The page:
Many developers have struggled to work on Windows systems with tools that either perform better on Linux or are not available on Windows at all. Solutions often involved installing a Linux distributive on a virtual machine, on a separate hard drive and configuring dual boot, or using tools like Cygwin. However, this is about to change as Microsoft introduced Windows Subsystem for Linux.
What is WSL?
WSL (Windows Subsystem for Linux), is a compatibility layer for running Linux binaries in Windows environment. It was first introduced by Microsoft in Windows 1607 around 3 years ago. It is now included by default in Windows installations, you just have to manually turn it on.
Why do you even need it?
You may not be aware of it, but 93% of servers in the world are running on Linux. Linux systems are known to be very fast, reliable and secure. Software developers love Linux because of its infinite customization possibilities, performance, and specialized tools that are not available on other systems. Moreover, Android is based on Linux kernel and all of Apple’s systems (macOS, iOS, tvOS, watchOS) are unix-like.
What can WSL do?
Microsoft implemented a Linux-compatible kernel interface that allows you to run programs, initially developed for Linux. Right now you can choose one of the following Linux flavors: Ubuntu, OpenSUSE, Kali, Debian, Fedora, Pengwin and Alpine.
It is important to note, that WSL does not contain any Linux kernel code. It just simulates its behavior so programs and environment can function. Otherwise, everything works as you expect: you can run commands, install packages (through
apt-get, etc.), even use GUI applications. Keep in mind that to run GUI applications, you will need to install X Server for Windows, like XMing.
You can also use Docker inside WSL, though it will still require you to launch Docker for Windows and configure Docker in WSL to connect to it.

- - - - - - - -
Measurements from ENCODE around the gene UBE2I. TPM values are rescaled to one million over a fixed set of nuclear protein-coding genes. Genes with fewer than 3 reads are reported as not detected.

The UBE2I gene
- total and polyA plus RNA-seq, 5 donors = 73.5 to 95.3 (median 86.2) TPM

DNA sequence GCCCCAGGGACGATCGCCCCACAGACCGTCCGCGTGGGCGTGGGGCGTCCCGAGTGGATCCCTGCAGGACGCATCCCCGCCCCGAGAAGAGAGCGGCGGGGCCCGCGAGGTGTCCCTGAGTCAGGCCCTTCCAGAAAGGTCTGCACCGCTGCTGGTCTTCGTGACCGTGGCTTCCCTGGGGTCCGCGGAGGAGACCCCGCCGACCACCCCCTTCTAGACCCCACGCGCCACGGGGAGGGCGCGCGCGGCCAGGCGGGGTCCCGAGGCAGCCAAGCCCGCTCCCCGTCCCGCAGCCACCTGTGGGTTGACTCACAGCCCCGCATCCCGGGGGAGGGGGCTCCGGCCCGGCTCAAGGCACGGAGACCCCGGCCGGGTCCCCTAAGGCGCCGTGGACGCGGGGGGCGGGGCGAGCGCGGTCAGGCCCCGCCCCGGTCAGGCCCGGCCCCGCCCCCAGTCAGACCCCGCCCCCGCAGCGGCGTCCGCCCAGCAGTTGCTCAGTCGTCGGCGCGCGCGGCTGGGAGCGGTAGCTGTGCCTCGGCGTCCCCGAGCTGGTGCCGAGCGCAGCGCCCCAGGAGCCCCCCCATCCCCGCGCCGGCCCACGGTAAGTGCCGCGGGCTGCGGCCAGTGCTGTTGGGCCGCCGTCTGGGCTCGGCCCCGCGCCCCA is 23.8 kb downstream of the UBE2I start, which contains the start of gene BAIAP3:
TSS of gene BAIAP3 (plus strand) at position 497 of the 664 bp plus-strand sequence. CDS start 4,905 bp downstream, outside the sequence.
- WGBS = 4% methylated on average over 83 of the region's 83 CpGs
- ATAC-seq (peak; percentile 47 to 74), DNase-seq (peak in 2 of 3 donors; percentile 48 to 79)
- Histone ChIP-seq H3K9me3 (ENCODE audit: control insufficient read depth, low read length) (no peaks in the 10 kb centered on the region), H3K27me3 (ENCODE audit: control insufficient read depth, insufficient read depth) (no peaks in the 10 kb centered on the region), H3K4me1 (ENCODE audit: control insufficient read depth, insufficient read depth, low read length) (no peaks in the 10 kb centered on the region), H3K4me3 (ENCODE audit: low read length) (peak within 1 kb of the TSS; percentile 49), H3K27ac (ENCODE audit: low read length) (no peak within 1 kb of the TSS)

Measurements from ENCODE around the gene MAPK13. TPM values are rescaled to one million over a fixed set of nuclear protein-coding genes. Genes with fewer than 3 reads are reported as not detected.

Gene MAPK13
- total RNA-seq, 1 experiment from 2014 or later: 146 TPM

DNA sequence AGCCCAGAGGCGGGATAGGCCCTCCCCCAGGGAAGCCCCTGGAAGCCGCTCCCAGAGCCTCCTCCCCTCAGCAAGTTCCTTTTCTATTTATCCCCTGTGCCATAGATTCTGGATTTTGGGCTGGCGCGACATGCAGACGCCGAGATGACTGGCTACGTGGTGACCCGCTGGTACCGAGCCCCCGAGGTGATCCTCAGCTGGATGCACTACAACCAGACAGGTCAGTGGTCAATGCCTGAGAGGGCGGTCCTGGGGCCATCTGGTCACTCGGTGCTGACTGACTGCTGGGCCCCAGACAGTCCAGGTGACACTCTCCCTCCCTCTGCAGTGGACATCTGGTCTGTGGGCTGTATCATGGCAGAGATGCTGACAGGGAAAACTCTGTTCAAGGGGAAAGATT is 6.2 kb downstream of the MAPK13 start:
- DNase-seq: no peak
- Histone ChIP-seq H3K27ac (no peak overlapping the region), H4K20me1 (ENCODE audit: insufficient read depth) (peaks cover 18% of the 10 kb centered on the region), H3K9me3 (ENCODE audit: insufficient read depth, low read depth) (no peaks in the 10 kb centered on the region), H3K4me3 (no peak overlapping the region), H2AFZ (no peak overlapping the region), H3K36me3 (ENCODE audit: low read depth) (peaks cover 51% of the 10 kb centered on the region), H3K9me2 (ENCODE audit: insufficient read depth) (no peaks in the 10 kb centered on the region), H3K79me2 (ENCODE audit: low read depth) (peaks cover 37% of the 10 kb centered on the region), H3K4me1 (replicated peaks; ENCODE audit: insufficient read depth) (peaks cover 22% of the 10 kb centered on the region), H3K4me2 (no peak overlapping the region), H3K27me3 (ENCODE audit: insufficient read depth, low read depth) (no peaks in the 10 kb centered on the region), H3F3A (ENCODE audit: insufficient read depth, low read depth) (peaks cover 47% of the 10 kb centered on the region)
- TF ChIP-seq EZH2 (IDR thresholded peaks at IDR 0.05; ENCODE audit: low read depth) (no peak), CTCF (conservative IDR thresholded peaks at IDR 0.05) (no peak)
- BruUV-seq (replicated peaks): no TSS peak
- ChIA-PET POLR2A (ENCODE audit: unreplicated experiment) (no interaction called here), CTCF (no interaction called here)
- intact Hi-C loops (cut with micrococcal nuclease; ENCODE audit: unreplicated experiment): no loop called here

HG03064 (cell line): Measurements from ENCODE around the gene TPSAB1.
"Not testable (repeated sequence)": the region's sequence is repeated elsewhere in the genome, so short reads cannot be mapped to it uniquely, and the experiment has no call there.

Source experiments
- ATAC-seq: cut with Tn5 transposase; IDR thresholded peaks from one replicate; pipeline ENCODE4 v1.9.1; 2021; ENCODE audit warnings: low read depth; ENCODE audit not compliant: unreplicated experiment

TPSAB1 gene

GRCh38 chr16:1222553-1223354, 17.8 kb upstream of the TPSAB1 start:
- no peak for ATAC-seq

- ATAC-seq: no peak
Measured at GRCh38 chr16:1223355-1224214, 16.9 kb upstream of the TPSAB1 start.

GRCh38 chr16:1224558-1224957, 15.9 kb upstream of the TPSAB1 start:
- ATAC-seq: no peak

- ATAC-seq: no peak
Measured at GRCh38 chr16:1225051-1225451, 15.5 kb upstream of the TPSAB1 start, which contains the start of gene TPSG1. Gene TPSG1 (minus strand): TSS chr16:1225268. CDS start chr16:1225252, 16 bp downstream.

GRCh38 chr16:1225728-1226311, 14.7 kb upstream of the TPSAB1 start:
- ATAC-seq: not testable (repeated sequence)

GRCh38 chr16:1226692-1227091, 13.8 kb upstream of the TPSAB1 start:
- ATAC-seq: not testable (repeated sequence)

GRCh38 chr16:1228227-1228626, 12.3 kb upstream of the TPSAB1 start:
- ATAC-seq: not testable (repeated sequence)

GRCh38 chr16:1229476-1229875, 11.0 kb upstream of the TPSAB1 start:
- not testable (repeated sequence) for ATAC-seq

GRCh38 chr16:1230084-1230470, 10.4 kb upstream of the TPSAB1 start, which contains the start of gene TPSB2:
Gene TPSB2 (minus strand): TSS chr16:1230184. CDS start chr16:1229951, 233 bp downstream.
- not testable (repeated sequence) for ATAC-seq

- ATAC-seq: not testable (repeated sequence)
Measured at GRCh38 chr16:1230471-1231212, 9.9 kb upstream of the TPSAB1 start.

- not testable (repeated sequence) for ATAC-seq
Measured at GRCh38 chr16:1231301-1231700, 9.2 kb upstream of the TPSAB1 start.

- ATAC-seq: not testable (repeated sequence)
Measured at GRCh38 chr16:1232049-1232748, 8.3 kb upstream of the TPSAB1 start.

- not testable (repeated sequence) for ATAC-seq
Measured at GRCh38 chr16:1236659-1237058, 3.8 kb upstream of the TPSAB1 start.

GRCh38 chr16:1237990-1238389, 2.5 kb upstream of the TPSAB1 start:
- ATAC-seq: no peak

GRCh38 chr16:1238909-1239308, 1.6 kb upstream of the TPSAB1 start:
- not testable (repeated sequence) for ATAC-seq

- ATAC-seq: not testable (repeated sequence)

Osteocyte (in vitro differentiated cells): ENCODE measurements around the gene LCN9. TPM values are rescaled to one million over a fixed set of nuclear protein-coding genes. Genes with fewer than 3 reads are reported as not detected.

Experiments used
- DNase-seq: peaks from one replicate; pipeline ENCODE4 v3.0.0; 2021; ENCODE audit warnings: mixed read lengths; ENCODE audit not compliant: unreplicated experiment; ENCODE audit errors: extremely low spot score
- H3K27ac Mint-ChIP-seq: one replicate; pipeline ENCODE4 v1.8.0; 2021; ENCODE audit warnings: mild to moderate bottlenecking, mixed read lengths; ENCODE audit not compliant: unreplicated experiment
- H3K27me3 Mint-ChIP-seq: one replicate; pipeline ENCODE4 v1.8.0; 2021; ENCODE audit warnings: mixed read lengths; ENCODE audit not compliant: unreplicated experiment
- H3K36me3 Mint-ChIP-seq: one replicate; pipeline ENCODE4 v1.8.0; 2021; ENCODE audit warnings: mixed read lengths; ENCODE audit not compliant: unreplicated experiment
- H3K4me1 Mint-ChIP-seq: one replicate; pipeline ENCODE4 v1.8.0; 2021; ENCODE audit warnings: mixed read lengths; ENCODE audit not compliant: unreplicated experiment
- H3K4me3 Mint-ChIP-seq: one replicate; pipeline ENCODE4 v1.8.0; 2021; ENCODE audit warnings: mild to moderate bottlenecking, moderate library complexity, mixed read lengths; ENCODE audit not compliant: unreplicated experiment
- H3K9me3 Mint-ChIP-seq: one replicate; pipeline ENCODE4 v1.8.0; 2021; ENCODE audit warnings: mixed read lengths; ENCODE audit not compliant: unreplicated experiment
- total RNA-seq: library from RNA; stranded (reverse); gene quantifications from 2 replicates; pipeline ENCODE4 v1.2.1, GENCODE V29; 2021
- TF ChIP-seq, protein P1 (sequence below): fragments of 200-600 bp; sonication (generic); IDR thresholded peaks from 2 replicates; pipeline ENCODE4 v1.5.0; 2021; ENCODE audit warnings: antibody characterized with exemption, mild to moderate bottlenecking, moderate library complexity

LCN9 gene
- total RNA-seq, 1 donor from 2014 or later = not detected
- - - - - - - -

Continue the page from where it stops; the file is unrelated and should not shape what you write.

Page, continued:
How do I use it?
Here is a step-by-step on how to install WSL on your computer:
- Open PowerShell as administrator and run
Enable-WindowsOptionalFeature -Online -FeatureName Microsoft-Windows-Subsystem-Linux
- Open Microsoft Store
And install the distribution of your choice. If you are a beginner, Ubuntu is the way to go.
- Launch it from the Start menu
After installing, it will come up as one of the programs in your start menu. When you launch it, a Linux command line will appear and you can start hacking away!
Earlier I noted that WSL does not contain any Linux kernel code. This has some drawbacks, including limited compatibility and reduced performance. However, Microsoft is about to release a second version of WSL, which works fundamentally different.
WSL 2 includes an authentic Linux kernel, slightly modified by Microsoft to ensure full compatibility. It uses virtualization technology and was designed to boost some resourceful operations (like
apt-get, npm install, etc). Additionally, full kernel compatibility means you can run container platforms (such as Docker), natively.
How do I install it?
Some words of caution: WSL 2 is still in the beta stage and is not suitable for production usage. Also, it requires you to join the Windows Insider Program and get a beta version of Windows as well. If you choose to proceed, here is how to join this program.
Firstly, ensure you are running Windows Build 18917 or higher. You can check it by going
Settings->System->About. Then, run the following commands in PowerShell as administrator:
dism.exe /online /enable-feature /featurename:Microsoft-Windows-Subsystem-Linux /all /norestart dism.exe /online /enable-feature /featurename:VirtualMachinePlatform /all /norestart
You will need to restart your PC at this point. Then, install the desired Linux distribution from Microsoft store as outlined earlier. To make this distro use WSL 2, run this command in PowerShell as administrator:
wsl --set-version <Distro> 2
You need to replace <Distro> with the actual name of the distribution. You can see these names by running
wsl -l. If you want to use WSL 2 by default for all new distributions, run
wsl --set-default-version 2
Finally, you can check which WSL version you are using by running
wsl -l -v .
Now you know how to make use of the Linux ecosystem on Windows. I hope you found this article useful. Please let me know what you think in the comments!